Using Floating-Point Scalar Evolution to Simplify Instructions

In this post, we’ll use floating-point scalar evolution (fpscev) to simplify instructions based on any range data we’ve managed to deduce. This post is the latest in a series about my experimentations with floating-point scalar evolution, you really want to read the them in order: An Experimental Floating-Point Scalar Evolution Using Floating-Point Scalar Evolution to Propagate Fast-Math Flags The LLVM optimization pass discussed in this post is available on github here.

Using Floating-Point Scalar Evolution to Propagate Fast-Math Flags

As a follow-up to my post An Experimental Floating-Point Scalar Evolution, I’ve started looking into using my previous analysis to actually change the LLVM IR for the better. The LLVM optimization pass discussed in this post is available on github here. Fast-Math Flags LLVM has a way of encoding the fast-math flags on various floating-point operations. These flags let the compiler assume something about the operation, which generally allows more performance.

An Experimental Floating-Point Scalar Evolution

The TL;DR - after a conversation at EuroLLVM with Steve Canon about how LLVM is missing scalar evolution analysis for floating-point, I’ve spent some spare time hacking on a new LLVM analysis pass - fpscev (Floating-Point SCalar EVolution) - available here at github. The pass will analyze floating-point operations in a function and work out if there are any constraints on the range of these values, information which can be used to better optimize code.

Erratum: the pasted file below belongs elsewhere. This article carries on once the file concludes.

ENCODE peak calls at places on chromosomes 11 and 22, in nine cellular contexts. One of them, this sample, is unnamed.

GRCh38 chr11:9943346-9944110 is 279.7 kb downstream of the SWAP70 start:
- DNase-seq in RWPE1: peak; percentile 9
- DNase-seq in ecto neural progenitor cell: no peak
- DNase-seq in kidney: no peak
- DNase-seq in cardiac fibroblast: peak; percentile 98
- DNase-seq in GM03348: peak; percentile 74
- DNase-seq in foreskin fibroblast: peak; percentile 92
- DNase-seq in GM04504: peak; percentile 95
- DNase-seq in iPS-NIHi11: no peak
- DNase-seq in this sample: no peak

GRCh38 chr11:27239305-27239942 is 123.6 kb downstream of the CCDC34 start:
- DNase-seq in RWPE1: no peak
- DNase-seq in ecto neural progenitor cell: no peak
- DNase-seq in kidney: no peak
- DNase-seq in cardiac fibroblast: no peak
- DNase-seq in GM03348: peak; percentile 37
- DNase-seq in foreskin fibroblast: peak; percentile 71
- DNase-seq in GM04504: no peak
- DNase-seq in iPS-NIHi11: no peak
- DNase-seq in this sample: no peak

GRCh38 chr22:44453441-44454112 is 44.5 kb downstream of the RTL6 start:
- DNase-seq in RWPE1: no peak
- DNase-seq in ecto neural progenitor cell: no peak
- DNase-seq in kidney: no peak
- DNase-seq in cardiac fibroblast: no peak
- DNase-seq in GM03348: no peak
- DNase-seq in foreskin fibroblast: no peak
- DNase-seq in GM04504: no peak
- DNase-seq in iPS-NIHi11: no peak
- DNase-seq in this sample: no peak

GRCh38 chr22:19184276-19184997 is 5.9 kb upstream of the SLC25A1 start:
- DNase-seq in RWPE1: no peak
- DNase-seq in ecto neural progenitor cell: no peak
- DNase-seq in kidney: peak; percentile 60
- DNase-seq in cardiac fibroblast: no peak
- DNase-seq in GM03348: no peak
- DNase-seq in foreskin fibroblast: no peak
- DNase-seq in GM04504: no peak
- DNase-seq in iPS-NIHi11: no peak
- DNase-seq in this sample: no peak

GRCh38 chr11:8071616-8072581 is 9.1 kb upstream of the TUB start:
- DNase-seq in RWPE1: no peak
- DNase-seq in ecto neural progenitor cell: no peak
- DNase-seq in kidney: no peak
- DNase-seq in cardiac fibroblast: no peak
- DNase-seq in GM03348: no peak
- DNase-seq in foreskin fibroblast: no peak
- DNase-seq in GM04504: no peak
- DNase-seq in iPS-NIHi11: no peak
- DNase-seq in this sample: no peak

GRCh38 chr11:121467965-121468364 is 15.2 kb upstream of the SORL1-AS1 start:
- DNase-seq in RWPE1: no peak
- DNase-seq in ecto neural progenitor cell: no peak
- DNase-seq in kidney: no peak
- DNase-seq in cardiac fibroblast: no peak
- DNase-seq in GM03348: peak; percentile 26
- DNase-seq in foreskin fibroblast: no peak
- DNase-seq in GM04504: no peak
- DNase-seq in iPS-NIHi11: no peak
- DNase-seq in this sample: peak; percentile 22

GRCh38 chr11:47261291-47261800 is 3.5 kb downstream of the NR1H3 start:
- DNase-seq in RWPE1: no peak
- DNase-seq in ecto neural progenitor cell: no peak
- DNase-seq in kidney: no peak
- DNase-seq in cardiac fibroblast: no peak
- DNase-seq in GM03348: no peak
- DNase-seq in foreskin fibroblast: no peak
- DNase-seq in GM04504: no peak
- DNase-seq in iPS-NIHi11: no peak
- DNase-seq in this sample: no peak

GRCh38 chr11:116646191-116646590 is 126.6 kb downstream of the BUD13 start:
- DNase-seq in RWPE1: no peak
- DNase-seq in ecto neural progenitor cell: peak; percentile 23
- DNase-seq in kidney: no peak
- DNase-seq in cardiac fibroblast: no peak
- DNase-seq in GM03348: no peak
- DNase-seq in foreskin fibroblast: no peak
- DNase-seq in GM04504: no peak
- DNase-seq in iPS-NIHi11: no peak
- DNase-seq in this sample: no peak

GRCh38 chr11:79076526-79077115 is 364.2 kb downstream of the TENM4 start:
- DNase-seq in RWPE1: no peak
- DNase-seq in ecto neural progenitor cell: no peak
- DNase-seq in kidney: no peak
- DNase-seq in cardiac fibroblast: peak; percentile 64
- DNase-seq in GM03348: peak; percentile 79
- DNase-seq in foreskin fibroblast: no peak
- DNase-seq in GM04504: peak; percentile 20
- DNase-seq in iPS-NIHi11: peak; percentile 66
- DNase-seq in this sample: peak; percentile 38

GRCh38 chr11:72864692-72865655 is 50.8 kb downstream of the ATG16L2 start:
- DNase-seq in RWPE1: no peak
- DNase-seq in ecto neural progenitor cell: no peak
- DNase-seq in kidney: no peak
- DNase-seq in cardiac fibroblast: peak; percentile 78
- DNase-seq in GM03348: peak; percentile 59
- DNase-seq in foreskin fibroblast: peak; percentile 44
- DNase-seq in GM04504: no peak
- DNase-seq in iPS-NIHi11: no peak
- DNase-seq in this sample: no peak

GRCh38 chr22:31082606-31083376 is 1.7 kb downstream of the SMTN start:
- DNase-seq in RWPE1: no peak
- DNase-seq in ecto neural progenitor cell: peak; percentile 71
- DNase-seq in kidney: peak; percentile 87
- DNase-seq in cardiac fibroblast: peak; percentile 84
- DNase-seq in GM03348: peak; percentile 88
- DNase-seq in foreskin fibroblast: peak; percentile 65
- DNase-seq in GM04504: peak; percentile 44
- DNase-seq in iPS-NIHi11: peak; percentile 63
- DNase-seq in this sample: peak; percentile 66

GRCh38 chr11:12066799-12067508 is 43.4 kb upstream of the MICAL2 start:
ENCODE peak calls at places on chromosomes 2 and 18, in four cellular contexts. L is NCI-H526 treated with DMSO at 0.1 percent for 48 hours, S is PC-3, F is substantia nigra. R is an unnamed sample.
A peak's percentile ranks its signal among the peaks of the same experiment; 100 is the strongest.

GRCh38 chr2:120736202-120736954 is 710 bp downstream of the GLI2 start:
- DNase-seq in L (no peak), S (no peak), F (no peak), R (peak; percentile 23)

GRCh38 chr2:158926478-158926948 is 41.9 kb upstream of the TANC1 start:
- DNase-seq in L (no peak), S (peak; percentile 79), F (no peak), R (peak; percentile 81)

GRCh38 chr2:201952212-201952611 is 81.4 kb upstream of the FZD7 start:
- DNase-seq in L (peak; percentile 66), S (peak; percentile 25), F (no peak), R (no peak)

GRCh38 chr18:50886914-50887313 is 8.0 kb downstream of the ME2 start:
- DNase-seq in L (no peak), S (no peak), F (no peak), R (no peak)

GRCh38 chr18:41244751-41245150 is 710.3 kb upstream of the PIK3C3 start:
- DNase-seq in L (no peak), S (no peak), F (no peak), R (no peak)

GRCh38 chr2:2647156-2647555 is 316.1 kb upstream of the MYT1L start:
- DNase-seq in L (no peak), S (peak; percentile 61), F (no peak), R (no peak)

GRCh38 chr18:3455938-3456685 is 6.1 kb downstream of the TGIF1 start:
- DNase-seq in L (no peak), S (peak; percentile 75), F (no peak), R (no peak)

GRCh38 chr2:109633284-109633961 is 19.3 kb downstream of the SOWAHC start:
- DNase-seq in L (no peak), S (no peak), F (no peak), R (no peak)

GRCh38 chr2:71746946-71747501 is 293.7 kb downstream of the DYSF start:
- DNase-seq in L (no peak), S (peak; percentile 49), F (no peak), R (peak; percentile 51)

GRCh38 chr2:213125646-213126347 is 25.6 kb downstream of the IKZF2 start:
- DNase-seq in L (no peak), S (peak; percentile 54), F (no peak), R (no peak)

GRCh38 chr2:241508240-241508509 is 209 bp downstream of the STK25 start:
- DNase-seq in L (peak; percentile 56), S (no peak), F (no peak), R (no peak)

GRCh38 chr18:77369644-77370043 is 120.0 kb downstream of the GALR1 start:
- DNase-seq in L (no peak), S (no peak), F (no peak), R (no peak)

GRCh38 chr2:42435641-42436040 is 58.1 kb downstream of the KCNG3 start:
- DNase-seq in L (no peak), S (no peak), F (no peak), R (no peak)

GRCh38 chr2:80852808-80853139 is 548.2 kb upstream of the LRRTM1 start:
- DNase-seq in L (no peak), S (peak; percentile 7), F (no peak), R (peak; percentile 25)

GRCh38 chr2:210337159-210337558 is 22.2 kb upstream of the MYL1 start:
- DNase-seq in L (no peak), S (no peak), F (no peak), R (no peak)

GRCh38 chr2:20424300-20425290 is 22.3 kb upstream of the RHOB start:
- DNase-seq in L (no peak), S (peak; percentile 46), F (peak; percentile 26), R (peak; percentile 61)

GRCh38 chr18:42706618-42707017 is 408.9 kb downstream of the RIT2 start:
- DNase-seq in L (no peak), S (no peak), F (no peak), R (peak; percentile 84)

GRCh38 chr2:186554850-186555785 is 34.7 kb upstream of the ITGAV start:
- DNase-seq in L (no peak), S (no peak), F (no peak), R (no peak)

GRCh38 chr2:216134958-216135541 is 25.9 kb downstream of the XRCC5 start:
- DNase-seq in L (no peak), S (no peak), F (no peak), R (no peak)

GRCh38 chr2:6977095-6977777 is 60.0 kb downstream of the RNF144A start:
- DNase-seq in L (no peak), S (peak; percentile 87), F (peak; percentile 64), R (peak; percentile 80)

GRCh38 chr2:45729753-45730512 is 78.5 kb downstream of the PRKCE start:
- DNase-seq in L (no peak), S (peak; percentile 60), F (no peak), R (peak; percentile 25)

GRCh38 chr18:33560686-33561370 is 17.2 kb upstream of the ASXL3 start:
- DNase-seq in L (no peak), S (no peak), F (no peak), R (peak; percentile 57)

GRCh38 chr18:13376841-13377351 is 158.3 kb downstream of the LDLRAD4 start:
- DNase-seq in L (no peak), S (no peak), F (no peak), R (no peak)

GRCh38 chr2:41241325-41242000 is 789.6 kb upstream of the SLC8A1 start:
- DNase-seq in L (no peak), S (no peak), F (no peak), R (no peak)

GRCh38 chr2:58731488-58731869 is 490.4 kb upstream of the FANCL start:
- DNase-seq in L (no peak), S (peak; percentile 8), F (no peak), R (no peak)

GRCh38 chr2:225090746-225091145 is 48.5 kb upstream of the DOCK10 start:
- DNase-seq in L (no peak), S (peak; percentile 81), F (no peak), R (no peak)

Comparing utest.h against googletest and jctest

For those that don’t know - the favourite single-header C/C++ library that I’ve ever created is my unit test helper - utest.h. The main features are: Single header (duh). Works with C and C++. Allows a single executable to be created with both C and C++ tests linked in. Blindingly fast to compile and run. After reading this post on another attempt at a googletest replacement jctest, and all the awesome analysis that Matthias included comparing the compile and runtime performance of jctest as compared to googletest, it suddenly hit me that I haven’t actually provided my performance analysis in any blog to show how good utest.

Switching my blog to Hugo

I’ve long been frustrated with wordpress as the way I post content on my blog: It is bloated and slow to load pages. Requires an SQL server for content which is mostly static. I find the editor unintuitive. Code samples never quite displayed correctly. I’ve been looking at Hugo for a while now as I love the idea of static site generator, but everytime in the past I tried to switch to it in the past but I was frustrated by the export to hugo plugin for wordpress being broken.